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NHL2K11 Tour pulls into Hockeytown

by Bill Roose / Detroit Red Wings
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WESTLAND, Mich. – Summertime in suburban Detroit used to mean playing Little League and hanging out with family and friends for Ryan Kesler.


The Livonia, Michigan, native gave up playing baseball some years ago, but this summer is still a lot of fun for the Vancouver Canucks’ forward.

“I used to play a lot of baseball,” said, Kesler, who was a pitcher and shortstop for his Little League team, the Cubs. “But this is a dream come true. I used to play a lot of Ninetendo ice hockey, “Blades of Steel”. Now I play a lot of “NHL2K10” and “Call to Duty.” ”

Kesler is on the cover of the soon-to-be released “NHL2K11” video game by 2K Sports. He is in Detroit this week as part of a 14-city, North American tour helping to promote the upcoming release of the video game, which is set for Aug. 24.

“They’ve really improved it from last year,” said Kesler, who appeared at the Westland Mall Best Buy on Tuesday with Chicago goalie Marty Turco and Los Angeles defenseman Jack Johnson. “I learned in about 10-minutes all of the moves, but I haven’t mastered them, which is what you want.”

But what’s it really like to be a part of a video game?

“It’s weird. It’s weird to play as yourself,” Kesler said. “It’s weird to hear your name being called in a video game. But at the same time it’s a lot of fun.”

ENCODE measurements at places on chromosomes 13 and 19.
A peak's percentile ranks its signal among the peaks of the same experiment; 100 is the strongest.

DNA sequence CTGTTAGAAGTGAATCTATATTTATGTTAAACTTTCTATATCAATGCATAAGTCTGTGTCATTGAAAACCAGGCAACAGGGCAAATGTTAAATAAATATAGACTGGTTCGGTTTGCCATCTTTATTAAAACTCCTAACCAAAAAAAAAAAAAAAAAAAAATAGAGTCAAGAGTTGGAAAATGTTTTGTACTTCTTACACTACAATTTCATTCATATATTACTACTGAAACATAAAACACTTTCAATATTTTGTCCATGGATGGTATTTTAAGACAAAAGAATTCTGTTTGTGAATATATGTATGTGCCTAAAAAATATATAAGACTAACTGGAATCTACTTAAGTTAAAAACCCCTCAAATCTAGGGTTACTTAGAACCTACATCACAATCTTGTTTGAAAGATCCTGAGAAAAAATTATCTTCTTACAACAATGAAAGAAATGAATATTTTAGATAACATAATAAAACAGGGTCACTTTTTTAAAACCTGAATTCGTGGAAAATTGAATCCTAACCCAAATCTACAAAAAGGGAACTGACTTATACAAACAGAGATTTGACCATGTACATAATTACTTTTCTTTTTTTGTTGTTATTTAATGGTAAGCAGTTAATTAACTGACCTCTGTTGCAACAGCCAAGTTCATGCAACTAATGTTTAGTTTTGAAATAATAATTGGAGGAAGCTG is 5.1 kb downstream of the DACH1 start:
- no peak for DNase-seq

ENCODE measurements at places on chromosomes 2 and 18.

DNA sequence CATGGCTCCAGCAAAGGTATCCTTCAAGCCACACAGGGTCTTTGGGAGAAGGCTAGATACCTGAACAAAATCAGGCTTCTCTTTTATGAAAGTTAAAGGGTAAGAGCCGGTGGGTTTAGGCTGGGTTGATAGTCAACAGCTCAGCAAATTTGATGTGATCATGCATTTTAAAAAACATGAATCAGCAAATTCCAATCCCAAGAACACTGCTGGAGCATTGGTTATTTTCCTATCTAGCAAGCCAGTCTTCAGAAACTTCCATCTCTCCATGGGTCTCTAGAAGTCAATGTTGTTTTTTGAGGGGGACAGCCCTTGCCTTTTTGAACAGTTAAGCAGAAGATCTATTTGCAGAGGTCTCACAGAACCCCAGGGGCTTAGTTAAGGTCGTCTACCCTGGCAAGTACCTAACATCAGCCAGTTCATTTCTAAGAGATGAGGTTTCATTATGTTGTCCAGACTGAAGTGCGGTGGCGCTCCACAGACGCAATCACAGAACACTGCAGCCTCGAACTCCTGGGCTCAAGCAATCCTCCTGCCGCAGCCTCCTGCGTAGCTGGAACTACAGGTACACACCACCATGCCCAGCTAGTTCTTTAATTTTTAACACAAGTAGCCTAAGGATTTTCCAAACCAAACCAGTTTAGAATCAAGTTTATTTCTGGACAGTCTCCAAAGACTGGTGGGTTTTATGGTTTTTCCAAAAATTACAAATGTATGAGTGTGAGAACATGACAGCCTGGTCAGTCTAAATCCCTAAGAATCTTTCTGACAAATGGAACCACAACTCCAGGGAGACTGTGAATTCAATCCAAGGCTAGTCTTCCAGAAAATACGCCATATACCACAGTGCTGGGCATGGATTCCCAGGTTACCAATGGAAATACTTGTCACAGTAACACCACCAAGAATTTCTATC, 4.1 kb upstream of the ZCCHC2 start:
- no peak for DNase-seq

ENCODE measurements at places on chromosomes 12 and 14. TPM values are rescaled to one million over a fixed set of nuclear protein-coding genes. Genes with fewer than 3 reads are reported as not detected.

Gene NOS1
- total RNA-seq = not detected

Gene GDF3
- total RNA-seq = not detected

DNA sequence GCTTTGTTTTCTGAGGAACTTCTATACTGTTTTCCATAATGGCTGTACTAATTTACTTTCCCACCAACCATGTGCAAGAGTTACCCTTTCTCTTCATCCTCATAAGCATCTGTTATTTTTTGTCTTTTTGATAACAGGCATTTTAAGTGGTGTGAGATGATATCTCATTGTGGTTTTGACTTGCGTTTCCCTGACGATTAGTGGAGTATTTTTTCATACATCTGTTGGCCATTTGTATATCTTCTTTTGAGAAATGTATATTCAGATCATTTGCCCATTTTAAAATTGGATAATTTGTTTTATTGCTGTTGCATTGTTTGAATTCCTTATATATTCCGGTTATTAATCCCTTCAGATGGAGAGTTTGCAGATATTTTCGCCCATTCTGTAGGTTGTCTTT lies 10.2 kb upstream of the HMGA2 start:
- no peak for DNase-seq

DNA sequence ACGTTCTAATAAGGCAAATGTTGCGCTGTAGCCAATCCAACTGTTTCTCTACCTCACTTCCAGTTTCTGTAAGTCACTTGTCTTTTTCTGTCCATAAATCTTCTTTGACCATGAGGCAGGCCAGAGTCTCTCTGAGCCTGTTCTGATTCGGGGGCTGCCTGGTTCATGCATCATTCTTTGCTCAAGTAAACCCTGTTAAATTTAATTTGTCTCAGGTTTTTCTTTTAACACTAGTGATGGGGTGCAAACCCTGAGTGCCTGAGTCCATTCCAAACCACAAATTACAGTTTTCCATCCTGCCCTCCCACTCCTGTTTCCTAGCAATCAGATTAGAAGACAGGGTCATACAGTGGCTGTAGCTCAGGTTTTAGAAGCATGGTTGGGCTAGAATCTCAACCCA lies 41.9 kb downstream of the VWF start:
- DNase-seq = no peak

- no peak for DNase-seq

Kesler said that he doesn’t always play as the Canucks; instead, he usually selects “random” on the controller. “I like to see which team comes up,” he said.

Turco, 35, said that he is amazed at how far the graphics have come since the days when he first began playing video games back home in Sault Ste. Marie, Ontario.
NHL2K11 Tour Stop

“I feel like I’m dating myself with my involvement with 2K Sports, for a long time seeing how crazy these games have come along,” Turco said. “I remember doing the (motion capture) back in ’04, being a part of the game, seeing the development of it, and now playing these games on the Wii or on the Xbox, it’s just kind of mind-boggling what these creators can do.”

Turco, who signed a one-year deal with the Blackhawks this month, doesn’t deny that his hockey skills might be a tad better then in reality.

“The hockey just comes to life on your TV,” he said, “and I know some of the players, for the most part, are better in video games than they are in real life, but don’t tell my teammates that one.

“It’s all about muscle memory and making routine saves that you can do better in the video game than you can do on the ice. … It’s a lot of fun whether you’re playing by yourself or with your bodies and putting players over the boards like Jack Johnson.”

With three highly competitive NHL players together on a video game promotional tour, someone has to claim supremacy on the bus, right?

“I think that all remains to be seen,” Turco said. “I don’t like to get too cocky when it comes to video games, but these guys are a lot younger and I’ve been playing a long time and you have to use your experience and your veteran attitudes some times.”

A relative newcomer to “NHL2K11”, Johnson wasn’t ready to self-proclaim himself as the best either.

“I’m hoping that I get better as the day goes on,” he said. “I have a lot to learn, but usually I’m a quick learner.”

The NHL2K11 bus will still be in suburban Detroit on Wednesday, making stops at Lifetime Fitness in Commerce Township (9-11 a.m. EDT) and the Gamestop in Farmington Hills (1-4 p.m. EDT).

The next stop of the tour is Pittsburgh, Aug. 14-15.
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